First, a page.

My wife is employed at a Kohanga Reo and a few years ago decided to take on the "Whakapakari" training that they offer within the Kohanga movement. Of course one of the things they needed to do for each "kete" of study was to write a karakia. Not having a lot of confidence in karakia she asked if I could help, so I did...it was a challenge for this Māori boy atheist! It also came in handy when I couldn't be bothered to tell everyone at whatever hui I was at that I don't pray because I don't believe and then get into the whole thing all over again.
I also needed to work through for myself the idea of needing to karakia in the first place. As you may know from my previous writing that I have mainly chosen to not participate in karakia so to now write karakia was a challenge but my wife was asking for help so I did.
So how do you write a karakia without referring to atua or superstition?
Here's how I did it.
I needed to consider the purpose of a secular karakia. What would it do for the reciter? What it would it say. I also wanted to write a karakia that would reflect a Māori world view without the superstition.
So these were the questions I asked myself and tried to find answers for. I know there are studies on how traditional karakia are written but I chose not to go down that route. On reading through some of that it would make the karakia long and not really what I wanted although that may make an interesting exercise in the near future.
So what would be the purpose of a secular karakia? To be absolutely honest though I just wanted to help my wife succeed in her studies but on another level it would allow participation, if they so choose, in part of the Māori culture that is somewhat closed to the Māori atheist. These karakia also had to be Kohanga friendly so that meant short.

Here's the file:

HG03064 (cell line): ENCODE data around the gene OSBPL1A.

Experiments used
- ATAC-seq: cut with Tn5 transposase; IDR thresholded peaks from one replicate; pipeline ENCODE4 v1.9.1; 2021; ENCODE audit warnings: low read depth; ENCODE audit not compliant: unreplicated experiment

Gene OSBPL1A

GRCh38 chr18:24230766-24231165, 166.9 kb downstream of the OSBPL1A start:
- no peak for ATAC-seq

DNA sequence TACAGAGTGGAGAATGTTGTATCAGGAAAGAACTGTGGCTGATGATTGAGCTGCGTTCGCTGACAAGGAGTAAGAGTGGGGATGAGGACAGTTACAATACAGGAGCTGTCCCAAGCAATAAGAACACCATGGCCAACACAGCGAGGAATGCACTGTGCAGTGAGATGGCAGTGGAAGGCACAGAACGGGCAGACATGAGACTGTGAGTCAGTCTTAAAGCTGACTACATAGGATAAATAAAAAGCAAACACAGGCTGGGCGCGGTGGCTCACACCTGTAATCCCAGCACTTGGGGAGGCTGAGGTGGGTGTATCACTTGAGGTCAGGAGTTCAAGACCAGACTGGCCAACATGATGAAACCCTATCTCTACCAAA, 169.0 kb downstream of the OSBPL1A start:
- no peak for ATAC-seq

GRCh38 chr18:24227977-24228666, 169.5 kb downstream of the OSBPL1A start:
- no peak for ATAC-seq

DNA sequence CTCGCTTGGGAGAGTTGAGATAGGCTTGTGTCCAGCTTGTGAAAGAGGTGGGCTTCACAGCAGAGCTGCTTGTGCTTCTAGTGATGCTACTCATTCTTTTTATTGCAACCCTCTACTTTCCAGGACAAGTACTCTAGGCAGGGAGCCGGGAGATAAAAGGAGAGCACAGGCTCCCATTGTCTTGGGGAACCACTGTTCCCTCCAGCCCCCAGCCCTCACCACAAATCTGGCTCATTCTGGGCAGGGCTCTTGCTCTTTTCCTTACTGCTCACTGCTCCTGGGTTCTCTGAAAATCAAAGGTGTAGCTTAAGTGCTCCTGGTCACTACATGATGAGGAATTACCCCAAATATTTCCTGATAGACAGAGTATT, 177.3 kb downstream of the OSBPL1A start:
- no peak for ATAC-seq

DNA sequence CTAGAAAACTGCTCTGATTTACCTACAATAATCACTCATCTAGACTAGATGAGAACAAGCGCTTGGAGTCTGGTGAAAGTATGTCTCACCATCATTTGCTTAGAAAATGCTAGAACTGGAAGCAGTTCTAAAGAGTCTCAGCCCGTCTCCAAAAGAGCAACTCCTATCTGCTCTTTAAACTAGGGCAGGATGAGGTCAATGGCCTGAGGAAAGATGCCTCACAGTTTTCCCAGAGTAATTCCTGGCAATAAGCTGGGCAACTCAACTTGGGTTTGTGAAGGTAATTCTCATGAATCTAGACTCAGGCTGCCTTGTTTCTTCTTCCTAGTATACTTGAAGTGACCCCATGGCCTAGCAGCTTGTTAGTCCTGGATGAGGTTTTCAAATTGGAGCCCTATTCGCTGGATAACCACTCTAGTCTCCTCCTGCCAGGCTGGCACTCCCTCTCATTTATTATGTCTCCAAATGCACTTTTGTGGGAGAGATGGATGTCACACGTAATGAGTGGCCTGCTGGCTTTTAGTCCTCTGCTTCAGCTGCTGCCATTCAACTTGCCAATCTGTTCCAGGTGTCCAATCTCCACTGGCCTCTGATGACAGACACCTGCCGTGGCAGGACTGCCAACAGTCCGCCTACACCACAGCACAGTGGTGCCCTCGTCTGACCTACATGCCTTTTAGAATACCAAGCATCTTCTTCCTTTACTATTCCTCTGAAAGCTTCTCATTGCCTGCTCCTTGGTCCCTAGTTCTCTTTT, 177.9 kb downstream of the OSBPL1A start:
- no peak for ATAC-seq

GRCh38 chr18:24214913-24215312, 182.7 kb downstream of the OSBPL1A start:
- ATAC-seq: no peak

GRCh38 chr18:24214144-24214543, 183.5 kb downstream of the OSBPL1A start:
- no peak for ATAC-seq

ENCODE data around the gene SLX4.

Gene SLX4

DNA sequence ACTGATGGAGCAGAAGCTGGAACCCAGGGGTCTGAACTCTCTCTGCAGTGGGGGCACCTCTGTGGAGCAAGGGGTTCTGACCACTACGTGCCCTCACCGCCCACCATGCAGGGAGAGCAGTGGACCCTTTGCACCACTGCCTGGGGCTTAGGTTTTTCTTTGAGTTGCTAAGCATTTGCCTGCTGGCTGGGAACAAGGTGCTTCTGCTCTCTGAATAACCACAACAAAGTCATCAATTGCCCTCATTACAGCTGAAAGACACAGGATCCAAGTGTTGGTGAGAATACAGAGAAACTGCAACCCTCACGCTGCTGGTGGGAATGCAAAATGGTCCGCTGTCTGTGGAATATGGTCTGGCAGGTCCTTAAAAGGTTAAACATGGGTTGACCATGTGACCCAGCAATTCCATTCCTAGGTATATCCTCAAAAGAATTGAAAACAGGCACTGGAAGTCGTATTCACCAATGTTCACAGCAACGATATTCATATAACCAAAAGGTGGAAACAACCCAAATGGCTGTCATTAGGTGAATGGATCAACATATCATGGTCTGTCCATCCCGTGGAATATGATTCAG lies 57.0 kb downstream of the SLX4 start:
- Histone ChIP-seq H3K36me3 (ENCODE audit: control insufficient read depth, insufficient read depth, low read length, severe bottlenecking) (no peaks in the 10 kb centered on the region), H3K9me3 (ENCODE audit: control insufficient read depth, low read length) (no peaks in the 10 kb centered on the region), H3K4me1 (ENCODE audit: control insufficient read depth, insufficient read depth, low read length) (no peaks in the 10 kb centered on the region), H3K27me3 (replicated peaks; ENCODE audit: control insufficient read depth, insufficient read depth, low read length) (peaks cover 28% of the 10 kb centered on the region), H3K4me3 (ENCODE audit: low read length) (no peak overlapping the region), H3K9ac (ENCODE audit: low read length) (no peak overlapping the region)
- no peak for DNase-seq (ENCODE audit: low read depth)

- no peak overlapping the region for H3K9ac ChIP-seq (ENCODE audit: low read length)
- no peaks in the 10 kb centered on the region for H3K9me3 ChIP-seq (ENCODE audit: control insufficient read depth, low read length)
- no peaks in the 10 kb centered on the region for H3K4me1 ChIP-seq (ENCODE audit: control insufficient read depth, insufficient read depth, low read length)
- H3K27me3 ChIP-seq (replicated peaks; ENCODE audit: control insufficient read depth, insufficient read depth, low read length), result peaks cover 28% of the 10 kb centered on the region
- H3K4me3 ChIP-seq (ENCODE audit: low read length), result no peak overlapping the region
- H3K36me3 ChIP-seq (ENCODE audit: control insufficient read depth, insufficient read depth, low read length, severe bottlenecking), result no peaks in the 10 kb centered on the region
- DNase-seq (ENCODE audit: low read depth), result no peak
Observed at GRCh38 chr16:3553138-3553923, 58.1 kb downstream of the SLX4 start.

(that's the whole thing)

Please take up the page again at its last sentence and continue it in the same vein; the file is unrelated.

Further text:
To answer the next two questions I found my answers in mōteatea. Many, many mōteatea start with a reference to the surrounding environment
"Tirohia ki te rangi e parewaikohu ana"
"E tō e te rā"
"E ua e te ua"
"Tirohia atu rā ngā whetū"
are just four examples of many so this became my starting point. I would start my karakia in a similar fashion. I also wanted to invoke positivity and not the sycophantic prostrations of the religious.
Please note: I know the english translation aren't very good but it's the gist!
This is obvious in this first karakia. This was a karakia for the beginning of the day
Kua riakina te rā i te pae
Kua tīoriori te hakuturi
Hikina ngā manuka o te rā
Whakanuia te oranga tangata
The sun has risen over the horizon
The birds morning chorus rings out
Take up the challenges of the day
Celebrate human flourishing
here's one for the end of the day
Kua tō te rā ki tua o te pae
Kānapanapa ana ngā whetū i te rangi
Kua mahea ngā here
He rā anō kei tua
Kua tau te mauri
The sun has set
Stars shine in the sky
The bonds of work are gone
There is another day ahead
I am content
Here is a karakia kai that my family use
Tenei te kai e hora nei
He oranga rānei kei roto?
Ae he oranga kei roto (mā te katoa)
Kia mihia te ringa whakatō
te ringa kohi
te ringa ruku
te ringa tao
Tihei Kai Ora!
The food lays here before us
Is there sustenance in it?
Yes there is! (said by everyone present)
Let us acknowledge the hands that
planted, gathered, dived for and cooked it
Tihei Kai Ora!